Even in modern times, bartering remains a practical choice for small businesses. It's a cash preservation tool, something that's especially useful in a tough economy. It can also help move unsold inventory or put idled staff to work. Done right, bartering can even drive new cash business.
Stories abound of bartering during the Great Depression. From the doctor who got paid in chickens to the grocer who clothed his family by trading food for shoes, resourceful folks swapped what they could to make ends meet.
-The Times Picayune
Independent restaurants are turning to an old-fashioned method to fill tables—barter.
As they struggle to keep customers and pay the monthly bills, restaurants are swapping food for services like oven-hood cleaning and pest control.
-Wall Street Journal
Bartering in goods and services is making a comeback during the economic downturn.
-New York Times
Why would a small business bother with barter? "The main benefit is the new business we bring to them.
"Small business owners tend to be the biggest beneficiaries of barter because they can trade goods based on their own wholesale cost."
Think of barter as a supplement to your regular cash business, not a replacement for it. For most businesses, producing a 6-8% of sales per year by barter is a reasonable ceiling.
The key to successful bartering is knowing how to use the system. Learn to be flexible in your buying habits. Give your trade broker time to find what you want, and be willing to help by giving referrals.
There's no tax advantage or disadvantage to bartering. Cash sales and trade sales are treated identical under the tax law.
-Kiplinger Personal Financial Magazine
Businesses are bartering for many reasons. Most important, perhaps, is that it gives them the ability to leverage their cash reserves into more purchasing power while increasing cash flow and lowering overhead expenses.
Businesses are discovering that barter not only has financial advantages but it has marketing benefits as well. Barter brings in new business that could never be acquired in any other way.
It's best to work through a barter exchange network, which acts as a broker for its clients' goods and services. Such networks have thousands of clients, making them a viable source for many business needs, such as office equipment and supplies, printing, advertising, cleaning and maintenance services, professional services and travel and entertainment.
-Journal of Accountancy
As things become more and more competitive, and as more people start their own businesses, trading is likely to become more popular. It makes sense. Businesses will discover that barter can become an integral part of their business plans, enabling them to see higher profits, meet like-minded business owners and improve the quality of their business and personal lives.
-Print & Graphics
A barter exchange … Customers sign up to sell anything from drywall to dentistry, the exchange compiles the listings in a directory, and buyers contact sellers directly or through a broker employed by the exchange.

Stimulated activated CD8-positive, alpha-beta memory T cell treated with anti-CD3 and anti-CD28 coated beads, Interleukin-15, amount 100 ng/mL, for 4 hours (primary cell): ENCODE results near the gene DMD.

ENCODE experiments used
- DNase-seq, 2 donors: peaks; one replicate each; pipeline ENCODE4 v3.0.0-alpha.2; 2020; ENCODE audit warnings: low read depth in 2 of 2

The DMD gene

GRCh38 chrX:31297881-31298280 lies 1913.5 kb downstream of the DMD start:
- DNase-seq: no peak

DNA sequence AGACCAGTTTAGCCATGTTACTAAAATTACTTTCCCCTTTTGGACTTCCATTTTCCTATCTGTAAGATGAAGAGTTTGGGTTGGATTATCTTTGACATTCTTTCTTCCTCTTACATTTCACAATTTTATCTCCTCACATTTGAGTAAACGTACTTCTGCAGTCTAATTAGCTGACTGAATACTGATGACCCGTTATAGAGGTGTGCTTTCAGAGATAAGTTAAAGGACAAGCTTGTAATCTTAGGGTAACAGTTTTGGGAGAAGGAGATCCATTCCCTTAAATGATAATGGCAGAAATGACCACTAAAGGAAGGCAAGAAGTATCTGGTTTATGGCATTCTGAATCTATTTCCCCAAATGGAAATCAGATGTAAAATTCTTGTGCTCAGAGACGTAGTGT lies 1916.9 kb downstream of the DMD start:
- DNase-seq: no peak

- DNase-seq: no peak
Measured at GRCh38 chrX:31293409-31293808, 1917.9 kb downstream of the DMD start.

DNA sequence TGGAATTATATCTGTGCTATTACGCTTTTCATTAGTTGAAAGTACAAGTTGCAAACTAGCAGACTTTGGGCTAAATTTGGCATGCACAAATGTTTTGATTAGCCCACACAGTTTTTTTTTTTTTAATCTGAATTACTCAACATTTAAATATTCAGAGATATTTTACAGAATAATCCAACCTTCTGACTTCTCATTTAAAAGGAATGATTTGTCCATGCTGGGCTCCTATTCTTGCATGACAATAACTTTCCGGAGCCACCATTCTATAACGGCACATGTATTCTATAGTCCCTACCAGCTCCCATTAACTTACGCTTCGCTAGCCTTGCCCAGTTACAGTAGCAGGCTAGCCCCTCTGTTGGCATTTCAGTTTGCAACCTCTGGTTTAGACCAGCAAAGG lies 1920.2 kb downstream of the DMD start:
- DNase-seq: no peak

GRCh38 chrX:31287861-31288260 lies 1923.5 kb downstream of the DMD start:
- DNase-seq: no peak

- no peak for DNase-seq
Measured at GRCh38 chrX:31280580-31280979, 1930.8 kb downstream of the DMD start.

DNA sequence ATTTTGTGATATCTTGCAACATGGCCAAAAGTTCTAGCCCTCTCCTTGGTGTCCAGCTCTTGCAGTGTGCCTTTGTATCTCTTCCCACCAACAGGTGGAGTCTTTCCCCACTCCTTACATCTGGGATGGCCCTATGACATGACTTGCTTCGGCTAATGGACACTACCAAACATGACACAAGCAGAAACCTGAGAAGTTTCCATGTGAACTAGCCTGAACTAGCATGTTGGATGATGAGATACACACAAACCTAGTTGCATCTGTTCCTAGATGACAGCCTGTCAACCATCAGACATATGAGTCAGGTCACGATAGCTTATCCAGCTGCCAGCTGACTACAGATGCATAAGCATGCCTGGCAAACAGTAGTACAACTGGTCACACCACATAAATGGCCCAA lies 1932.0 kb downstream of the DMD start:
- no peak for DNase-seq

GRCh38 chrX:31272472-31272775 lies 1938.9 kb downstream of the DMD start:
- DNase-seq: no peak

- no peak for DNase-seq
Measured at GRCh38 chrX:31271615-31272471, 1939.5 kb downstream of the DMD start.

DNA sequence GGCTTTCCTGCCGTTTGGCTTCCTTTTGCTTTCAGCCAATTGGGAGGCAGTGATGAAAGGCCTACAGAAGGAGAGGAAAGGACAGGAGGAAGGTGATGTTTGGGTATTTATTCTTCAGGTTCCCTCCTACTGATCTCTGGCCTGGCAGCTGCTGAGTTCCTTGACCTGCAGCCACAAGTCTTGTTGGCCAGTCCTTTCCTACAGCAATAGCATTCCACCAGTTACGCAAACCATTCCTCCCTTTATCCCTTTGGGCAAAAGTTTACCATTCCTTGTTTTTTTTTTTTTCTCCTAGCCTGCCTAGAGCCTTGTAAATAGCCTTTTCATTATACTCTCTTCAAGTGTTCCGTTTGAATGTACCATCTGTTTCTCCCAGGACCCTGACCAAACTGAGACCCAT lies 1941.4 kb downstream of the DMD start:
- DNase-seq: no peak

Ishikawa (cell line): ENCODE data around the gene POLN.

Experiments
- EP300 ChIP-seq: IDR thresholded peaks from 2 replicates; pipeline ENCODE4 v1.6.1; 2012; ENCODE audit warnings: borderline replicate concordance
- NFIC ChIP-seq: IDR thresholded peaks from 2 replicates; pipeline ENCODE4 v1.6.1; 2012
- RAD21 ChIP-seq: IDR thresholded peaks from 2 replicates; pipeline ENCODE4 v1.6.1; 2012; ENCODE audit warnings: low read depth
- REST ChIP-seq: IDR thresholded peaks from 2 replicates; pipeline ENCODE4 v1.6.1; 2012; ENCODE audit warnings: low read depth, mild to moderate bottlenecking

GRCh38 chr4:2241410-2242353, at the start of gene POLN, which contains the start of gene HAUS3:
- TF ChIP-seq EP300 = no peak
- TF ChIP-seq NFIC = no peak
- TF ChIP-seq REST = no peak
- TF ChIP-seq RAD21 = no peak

Barter is a powerful cash saving tool.
-Wall Street Journal
Businesses by the thousands are turning to barter. Creative entrepreneurs quietly have made barter a $600 billion industry.
Barter is not only a big help to my cash flow, it brings me new customers who often become repeat customers.
-Rob Ferguson, Owner, Café Continental
American Express Smart Marketing
Barter exchanges help cash-strapped entrepreneurs stimulate sales, develop new clients, convert excess capacity or inventory into revenue, and acquire goods and services needed to conduct a business. The most important benefit of barter is cash conservation: keeping cash in the bank while using barter revenue to offset normal operating costs.
-Nation's Restaurant News
Bartering turns empty rooms into valuable commodities. Trading room nights brings hotels new customers to feed other profit centers - such as food and beverage, telephone, laundry and parking -- with opportunity to return as a cash customer and even refer a few friends.
-Hotel & Motel Management
Bartering is an age-old practice that has always been particularly common among businesses in small communities. But it has exploded in recent years into a sophisticated undertaking backed by a huge network of third party players. Perhaps imbedded with the spirit of trade-savvy school kids, meanwhile, many business owners and executives have thrust bartering into a multi-billion dollar industry that spans the globe. To its champions, bartering has become a vitally important tool for maximizing a company's return on its assets while building a network of potential cash customers as well as trading partners.
Companies are starting to understand how they can use their products and services as a form of capital to buy things they need. The types of connections offered by bartering are virtually unlimited. To name just a sampling; Hotels unlock their rooms for advertising space in newspapers and magazines; printers roll their presses in exchange for legal services; manufacturers trade widgets for share of another company's stock; accountants offer tax preparation services for seats on airplanes; and employees of various kinds barter to provide incentives for employees, such as vacations at exotic resorts.
-The Practical Accountant
Barter doesn't change the way companies do business…just the method of payment.